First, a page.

La Mirtilla: A Pastoral

La Mirtilla: A Pastoral

La Mirtilla: A Pastoral

La Mirtilla: A Pastoral

Excerpt

The developments of the commedia dell’arte and the commedia erudita have been well documented by scholars of Italian Renaissance drama and literature. One figure whose work flourished during the height of both these styles’ popularity is Isabella Andreini (1562–1604), an actress, poet, playwright, and member of the prestigious academy, the Intenti of Pavia. While her fame as one of the greatest innamorate in the history of Italian comedy has been frequently noted, as has her co-direction with her husband Francesco Andreini of the celebrated company, the Gelosi, her texts have yet to be widely considered with regard to their place in women’s literary history and in the canon of Renaissance literature. Increasing interest in Renaissance women writers in general, and the rise of new Andreini scholarship by such writers as Anne MacNeil, Louise George Clubb, and Maria Luisa Doglio in particular, suggest that the time is right for English translations of Andreini’s literary endeavors. A popular success, La Mir-

K. M. Lea notes that “with the exception of an appearance among the Confidenti in Genova [in] 1589 and among the Uniti in 1601, Isabella was the ‘prima donna’ of the Gelosi” {Italian Popular Comedy, 2 vols. [New York: Russell and Russell, 1962], 499). For an overview of the major companies of this period, including the Gelosi, see Kenneth and Laura Richards, The Commedia dell’Arte: A Documentary History (Oxford: Basil BlackwellShakespeare Head Press, 1990), 55–69.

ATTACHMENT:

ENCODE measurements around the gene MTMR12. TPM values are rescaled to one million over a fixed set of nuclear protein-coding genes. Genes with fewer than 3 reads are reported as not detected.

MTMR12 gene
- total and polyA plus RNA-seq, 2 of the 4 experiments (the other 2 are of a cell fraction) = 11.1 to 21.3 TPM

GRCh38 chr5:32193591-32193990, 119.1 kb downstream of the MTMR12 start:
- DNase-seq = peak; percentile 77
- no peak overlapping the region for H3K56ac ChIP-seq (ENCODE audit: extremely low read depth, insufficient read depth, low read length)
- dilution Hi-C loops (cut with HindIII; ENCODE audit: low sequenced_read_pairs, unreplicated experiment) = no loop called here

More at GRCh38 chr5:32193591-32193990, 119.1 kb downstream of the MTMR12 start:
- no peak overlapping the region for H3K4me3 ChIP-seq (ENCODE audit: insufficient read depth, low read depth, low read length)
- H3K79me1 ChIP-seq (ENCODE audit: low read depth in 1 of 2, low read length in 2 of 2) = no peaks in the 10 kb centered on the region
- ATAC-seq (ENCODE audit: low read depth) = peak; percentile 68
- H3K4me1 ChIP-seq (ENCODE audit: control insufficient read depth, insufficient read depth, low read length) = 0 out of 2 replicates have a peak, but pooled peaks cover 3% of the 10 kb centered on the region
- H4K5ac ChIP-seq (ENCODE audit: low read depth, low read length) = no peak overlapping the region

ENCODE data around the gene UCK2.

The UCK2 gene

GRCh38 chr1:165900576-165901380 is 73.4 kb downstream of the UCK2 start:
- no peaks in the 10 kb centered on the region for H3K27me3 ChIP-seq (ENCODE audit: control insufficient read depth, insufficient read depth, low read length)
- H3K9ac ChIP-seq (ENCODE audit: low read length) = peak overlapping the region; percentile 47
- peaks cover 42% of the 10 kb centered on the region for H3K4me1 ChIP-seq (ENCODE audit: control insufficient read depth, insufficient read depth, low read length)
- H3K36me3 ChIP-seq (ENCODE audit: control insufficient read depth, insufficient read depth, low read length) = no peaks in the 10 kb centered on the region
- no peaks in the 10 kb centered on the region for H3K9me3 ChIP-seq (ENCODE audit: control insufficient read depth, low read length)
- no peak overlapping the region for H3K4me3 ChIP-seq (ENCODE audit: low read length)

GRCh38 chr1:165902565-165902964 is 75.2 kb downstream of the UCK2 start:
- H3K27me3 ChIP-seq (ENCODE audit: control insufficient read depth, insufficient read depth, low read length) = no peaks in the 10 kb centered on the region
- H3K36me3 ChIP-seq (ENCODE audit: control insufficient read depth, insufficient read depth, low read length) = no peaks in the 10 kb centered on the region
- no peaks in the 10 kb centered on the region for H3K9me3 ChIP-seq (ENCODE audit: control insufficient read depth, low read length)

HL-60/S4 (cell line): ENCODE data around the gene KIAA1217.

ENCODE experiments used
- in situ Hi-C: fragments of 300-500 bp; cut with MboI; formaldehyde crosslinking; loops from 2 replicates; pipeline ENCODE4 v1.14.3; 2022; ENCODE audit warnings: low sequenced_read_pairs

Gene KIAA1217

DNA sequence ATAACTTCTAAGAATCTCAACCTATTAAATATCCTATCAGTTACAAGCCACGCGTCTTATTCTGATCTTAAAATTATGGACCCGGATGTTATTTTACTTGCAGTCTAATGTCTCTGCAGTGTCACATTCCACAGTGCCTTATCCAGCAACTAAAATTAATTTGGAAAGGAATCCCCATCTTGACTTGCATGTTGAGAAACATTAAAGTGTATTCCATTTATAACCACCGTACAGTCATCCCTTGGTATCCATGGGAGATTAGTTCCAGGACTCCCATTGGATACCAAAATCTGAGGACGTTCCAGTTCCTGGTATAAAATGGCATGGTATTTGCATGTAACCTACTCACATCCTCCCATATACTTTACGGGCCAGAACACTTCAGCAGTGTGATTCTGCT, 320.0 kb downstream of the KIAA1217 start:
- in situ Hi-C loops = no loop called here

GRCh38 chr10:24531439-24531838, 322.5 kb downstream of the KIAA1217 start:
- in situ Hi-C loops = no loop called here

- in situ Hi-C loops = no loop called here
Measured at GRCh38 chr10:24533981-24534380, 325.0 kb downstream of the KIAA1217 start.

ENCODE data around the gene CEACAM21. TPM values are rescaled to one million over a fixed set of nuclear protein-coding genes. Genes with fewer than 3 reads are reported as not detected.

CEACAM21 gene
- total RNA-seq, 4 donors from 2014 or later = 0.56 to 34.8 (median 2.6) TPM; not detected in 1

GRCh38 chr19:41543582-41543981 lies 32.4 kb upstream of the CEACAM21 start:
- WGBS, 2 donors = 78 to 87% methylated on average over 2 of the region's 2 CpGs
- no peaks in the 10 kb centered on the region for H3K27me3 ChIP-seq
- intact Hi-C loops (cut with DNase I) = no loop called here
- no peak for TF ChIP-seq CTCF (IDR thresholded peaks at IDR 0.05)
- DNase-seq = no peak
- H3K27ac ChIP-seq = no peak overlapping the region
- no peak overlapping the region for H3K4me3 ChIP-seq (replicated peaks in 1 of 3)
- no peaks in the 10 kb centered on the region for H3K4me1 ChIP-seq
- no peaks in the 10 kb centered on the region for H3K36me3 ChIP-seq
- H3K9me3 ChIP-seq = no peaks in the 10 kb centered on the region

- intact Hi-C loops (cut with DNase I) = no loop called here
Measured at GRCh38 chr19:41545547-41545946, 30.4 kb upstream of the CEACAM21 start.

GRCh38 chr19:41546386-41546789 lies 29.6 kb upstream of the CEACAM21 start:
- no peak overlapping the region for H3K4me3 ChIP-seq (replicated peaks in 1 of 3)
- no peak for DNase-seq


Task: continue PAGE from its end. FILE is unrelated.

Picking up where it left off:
For more references to scholarship on Andreini and La Mirtilla, see the Nota bibliografica in Maria Luisa Doglio’s introduction to Isabella Andreini, La Mirtilla (Lucca: Fazzi, 1995), 20; Laura Anna Stortoni and Mary Prentice Lillie, Women Poets of the Italian Renaissance (New York: Italica, 1997), 224–25; and Anne Elizabeth MacNeil, “Music and the Life and Work of Isabella Andreini: Humanistic Attitudes toward Music, Poetry, and Theater During the Late Sixteenth and Early Seventeenth Centuries” (Ph.D. diss., University of Chicago, 1994), 462–86. Further new commentary on the Andreini will be available in MacNeil’s book on the Andreini family and music in the commedia dell’arte, which is slated for publication by Oxford University Press in 2002.

Stortoni and Lillie have included translated excerpts from Andreini’s poetry, prose, and drama in their anthology Women Poets of the Italian Renaissance, but no complete English translation of her comic masterpiece La Mirtilla has previously been available. In addition to La Mirtilla, Andreini wrote her Rime (1601), around five hundred lyric poems and a few pastoral eclogues; her contrasti scenici, the dialogues which she wrote and co-wrote with Francesco, published in Fragmenti di alcune scritture della Signora Isabella Andreini

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